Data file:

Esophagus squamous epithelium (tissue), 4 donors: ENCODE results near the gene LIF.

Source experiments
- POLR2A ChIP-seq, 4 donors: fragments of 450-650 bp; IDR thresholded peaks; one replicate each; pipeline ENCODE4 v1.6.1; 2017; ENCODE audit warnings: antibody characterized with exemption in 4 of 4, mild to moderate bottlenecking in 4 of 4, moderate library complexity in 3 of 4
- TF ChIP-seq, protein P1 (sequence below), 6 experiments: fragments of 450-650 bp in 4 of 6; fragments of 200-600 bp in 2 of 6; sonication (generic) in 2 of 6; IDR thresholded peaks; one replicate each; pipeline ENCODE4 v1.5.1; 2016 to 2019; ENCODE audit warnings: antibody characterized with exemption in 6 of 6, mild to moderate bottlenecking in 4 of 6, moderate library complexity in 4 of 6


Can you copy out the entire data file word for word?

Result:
Esophagus squamous epithelium (tissue), 4 donors: ENCODE results near the gene LIF.

Source experiments
- POLR2A ChIP-seq, 4 donors: fragments of 450-650 bp; IDR thresholded peaks; one replicate each; pipeline ENCODE4 v1.6.1; 2017; ENCODE audit warnings: antibody characterized with exemption in 4 of 4, mild to moderate bottlenecking in 4 of 4, moderate library complexity in 3 of 4
- TF ChIP-seq, protein P1 (sequence below), 6 experiments: fragments of 450-650 bp in 4 of 6; fragments of 200-600 bp in 2 of 6; sonication (generic) in 2 of 6; IDR thresholded peaks; one replicate each; pipeline ENCODE4 v1.5.1; 2016 to 2019; ENCODE audit warnings: antibody characterized with exemption in 6 of 6, mild to moderate bottlenecking in 4 of 6, moderate library complexity in 4 of 6